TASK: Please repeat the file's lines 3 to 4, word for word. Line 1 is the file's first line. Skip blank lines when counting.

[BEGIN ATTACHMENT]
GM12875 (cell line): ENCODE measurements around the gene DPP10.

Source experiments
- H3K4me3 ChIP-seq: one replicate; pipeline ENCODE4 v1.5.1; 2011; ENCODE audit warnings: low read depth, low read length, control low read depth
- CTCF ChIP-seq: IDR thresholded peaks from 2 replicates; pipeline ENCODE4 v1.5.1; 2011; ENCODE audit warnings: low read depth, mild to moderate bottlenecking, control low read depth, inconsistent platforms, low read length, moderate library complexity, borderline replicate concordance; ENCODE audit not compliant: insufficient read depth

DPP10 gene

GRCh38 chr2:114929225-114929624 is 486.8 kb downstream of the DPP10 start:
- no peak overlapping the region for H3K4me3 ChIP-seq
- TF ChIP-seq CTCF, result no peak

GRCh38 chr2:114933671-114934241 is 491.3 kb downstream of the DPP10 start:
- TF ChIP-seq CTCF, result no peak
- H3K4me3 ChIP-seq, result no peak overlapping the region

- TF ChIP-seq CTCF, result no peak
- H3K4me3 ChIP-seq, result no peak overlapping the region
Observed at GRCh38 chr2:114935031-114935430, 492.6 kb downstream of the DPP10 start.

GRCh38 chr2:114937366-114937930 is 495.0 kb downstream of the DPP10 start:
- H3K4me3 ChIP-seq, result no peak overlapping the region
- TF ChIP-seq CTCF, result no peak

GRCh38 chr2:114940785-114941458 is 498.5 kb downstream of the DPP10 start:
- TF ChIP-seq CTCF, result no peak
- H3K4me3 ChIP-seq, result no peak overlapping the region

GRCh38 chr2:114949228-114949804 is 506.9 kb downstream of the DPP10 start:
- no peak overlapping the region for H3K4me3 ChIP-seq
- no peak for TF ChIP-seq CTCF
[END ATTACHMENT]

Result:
- H3K4me3 ChIP-seq: one replicate; pipeline ENCODE4 v1.5.1; 2011; ENCODE audit warnings: low read depth, low read length, control low read depth
- CTCF ChIP-seq: IDR thresholded peaks from 2 replicates; pipeline ENCODE4 v1.5.1; 2011; ENCODE audit warnings: low read depth, mild to moderate bottlenecking, control low read depth, inconsistent platforms, low read length, moderate library complexity, borderline replicate concordance; ENCODE audit not compliant: insufficient read depth